Committee files pension reform initiative to bring down Ventura County's $1 billion in pension debt

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January 23, 2014

By Josh Altic
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On January 16, 2014, the Committee for Pension Fairness, with the support of the Ventura County Taxpayers Association, filed an initiative they are calling the "Sustainable Retirement System Initiative" in an effort to bring down the California county's $1 billion in pension debt not backed by pension fund assets and to control the ballooning annual pension costs of the county, which have grown by 260% from $45 million in 2004 to $162 million in 2013, amounting to 17% of the county's entire budget. The Committee's proposal, if approved on the November 4, 2014 election ballot, would change the pension plan of newly elected officials and newly hired employees from the current defined benefit plan to a 401 (k)-style, defined contribution plan. The initiative was designed to guarantee county contributions to employee retirement accounts, which accounts would be under the control of the individual employee and would be entirely portable. The measure would not require any "matching" contribution from the worker, but would allow the employee to contribute as desired. The proposed plan would also limit pension-based salary increases for five years, seeking to reduce allegedly immoderate pension payouts. If approved, the new system would apply to all county employees hired on or after July 1, 2015.[1][2]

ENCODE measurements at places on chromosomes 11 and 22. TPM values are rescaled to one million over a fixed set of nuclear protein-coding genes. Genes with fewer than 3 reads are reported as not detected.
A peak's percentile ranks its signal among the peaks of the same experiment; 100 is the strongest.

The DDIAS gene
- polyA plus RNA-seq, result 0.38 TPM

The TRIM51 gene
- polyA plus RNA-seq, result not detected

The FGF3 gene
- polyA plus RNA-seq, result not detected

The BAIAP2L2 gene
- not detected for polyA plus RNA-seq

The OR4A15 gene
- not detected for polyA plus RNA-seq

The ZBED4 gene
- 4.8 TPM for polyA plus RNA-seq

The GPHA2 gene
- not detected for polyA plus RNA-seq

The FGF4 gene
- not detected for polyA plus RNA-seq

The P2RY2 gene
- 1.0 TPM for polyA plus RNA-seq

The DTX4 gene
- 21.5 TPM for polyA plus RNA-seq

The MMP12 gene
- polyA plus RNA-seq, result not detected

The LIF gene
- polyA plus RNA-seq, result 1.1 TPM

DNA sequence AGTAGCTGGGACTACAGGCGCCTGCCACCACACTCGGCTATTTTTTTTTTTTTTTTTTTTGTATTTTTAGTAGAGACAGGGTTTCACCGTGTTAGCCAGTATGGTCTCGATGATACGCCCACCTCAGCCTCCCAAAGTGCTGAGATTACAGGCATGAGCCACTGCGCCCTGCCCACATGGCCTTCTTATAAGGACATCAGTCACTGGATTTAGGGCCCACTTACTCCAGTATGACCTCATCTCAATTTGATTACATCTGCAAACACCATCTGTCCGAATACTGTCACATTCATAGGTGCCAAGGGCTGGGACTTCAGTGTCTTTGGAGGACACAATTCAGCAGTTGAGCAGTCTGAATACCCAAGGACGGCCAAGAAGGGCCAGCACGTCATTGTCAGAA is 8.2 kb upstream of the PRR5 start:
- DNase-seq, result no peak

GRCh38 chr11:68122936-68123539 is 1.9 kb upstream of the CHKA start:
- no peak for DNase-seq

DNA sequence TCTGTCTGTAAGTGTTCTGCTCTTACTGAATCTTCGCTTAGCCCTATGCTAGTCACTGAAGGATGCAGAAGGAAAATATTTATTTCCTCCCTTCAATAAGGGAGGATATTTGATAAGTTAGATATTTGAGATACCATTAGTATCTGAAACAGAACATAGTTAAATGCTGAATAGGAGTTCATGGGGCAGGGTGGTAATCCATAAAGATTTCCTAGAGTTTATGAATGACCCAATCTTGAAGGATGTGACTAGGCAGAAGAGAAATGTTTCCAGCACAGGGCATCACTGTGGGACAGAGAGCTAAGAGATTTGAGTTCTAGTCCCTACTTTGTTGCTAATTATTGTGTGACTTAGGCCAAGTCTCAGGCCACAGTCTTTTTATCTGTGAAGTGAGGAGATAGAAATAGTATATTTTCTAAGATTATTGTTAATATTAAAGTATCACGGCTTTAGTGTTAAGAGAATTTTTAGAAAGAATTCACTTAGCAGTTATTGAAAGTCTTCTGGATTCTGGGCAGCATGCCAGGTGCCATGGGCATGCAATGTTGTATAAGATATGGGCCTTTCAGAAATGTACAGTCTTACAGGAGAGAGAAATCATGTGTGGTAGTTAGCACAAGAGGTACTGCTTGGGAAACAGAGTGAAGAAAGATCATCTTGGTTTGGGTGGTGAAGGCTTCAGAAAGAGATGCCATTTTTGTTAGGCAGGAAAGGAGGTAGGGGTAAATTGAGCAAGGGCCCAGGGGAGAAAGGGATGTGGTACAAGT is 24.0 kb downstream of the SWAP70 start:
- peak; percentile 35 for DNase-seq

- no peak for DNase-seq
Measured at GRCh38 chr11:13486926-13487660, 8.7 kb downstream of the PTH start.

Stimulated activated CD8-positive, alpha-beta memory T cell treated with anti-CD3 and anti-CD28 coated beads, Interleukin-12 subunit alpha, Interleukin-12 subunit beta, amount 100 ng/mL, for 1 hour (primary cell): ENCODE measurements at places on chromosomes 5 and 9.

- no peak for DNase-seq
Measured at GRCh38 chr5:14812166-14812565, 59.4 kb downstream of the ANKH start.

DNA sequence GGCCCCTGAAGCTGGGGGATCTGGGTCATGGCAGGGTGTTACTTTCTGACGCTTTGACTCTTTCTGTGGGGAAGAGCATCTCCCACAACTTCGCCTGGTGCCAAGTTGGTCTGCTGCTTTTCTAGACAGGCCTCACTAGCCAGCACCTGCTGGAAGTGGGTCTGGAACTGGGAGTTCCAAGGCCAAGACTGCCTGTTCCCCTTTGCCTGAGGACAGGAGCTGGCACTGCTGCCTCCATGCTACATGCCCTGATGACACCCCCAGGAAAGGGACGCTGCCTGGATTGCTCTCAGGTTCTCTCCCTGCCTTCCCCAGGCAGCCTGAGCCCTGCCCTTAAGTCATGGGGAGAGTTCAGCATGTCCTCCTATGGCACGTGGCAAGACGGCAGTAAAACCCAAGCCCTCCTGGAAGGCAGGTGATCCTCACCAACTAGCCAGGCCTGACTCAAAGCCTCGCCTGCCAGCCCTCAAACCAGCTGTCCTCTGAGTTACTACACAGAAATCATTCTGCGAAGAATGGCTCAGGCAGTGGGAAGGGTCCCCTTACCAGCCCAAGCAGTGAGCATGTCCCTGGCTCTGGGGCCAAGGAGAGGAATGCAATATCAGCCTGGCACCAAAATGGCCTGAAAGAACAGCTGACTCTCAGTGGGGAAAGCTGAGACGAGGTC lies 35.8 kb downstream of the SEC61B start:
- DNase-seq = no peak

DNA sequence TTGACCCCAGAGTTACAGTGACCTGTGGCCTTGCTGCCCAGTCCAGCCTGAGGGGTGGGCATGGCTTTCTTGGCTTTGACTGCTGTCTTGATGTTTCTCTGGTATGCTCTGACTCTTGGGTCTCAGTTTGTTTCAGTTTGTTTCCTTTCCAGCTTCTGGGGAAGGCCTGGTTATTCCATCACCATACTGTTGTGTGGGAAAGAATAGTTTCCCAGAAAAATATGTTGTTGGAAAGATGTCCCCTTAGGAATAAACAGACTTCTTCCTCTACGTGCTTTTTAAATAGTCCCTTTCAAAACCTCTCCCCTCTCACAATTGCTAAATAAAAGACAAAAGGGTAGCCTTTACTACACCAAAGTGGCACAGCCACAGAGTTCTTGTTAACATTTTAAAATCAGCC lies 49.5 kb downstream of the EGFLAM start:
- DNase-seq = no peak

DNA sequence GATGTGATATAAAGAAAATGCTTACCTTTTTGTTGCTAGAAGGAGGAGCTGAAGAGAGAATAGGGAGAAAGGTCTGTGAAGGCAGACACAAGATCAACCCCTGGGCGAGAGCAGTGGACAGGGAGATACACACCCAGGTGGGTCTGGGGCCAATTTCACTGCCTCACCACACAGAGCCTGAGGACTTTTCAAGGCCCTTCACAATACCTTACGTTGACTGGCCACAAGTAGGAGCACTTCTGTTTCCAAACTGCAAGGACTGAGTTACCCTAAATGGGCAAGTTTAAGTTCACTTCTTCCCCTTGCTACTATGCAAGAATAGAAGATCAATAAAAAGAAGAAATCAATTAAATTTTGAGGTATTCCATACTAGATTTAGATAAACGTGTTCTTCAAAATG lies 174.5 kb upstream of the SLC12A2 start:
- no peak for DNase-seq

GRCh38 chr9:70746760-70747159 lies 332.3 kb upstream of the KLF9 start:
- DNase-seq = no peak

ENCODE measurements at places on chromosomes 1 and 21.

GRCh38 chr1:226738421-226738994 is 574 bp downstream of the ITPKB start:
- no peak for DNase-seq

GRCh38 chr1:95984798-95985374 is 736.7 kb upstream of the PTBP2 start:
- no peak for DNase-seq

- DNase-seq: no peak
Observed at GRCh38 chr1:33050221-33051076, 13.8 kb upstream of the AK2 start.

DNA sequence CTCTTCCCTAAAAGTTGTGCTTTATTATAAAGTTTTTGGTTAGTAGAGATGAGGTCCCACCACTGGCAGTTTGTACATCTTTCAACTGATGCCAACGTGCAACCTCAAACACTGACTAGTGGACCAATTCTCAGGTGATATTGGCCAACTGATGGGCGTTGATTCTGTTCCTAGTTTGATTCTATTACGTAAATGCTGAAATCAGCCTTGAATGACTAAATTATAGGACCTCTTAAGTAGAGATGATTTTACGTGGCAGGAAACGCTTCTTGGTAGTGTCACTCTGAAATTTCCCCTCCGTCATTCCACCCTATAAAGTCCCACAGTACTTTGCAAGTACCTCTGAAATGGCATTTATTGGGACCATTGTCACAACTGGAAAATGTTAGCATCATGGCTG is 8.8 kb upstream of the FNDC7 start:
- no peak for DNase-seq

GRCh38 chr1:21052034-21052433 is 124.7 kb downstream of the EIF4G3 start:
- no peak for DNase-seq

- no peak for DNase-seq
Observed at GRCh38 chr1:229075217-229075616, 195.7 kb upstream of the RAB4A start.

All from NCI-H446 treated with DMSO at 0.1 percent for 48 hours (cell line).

According to the Committee for Pension Fairness, four fifths of county retirees get pension payments of over $100,000 per year, which is more than they earned while actually working. The Committee says this is caused by pension spiking, the practice of including unused vacation time, sick pay and other saved benefits in the final salary figures used to determine the amount of their pension. David Grau of the Committee for Pension Fairness, concerning the rising pension costs of the county, said, “This impacts all residents of Ventura County. We’re trying to create a fair and sustainable system for everyone going forward instead of pushing the debt onto our grandchildren, our goal is to eliminate the $1-billion liability over time.” Ventura County Supervisor Peter Foy agreed with Grau, saying that the pension system in place may be causing shortchanges to public safety, schools and libraries because of how much of the budget is taken up by county contributions to the pension fund. Foy said, “It’s getting very expensive. (The measure) is a tremendous step forward in getting financial control going forward for new employees. It’s the right thing to do.”[1]

Sheriff Geoff Dean is among the critics of the initiative and thinks the dangers of pension debt are being exaggerated. He said, “The county has done an outstanding job managing its budget. It has the highest bond rating possible." He went on to criticize the initiative itself, arguing that it would hurt public safety rather than help it since the altered pension benefits would make the county less attractive to quality public service officers. He said, “It’ll certainly be detrimental to my ability to try to recruit and retain qualified people. It’s really not a good idea, especially in the area of public safety.”[1]

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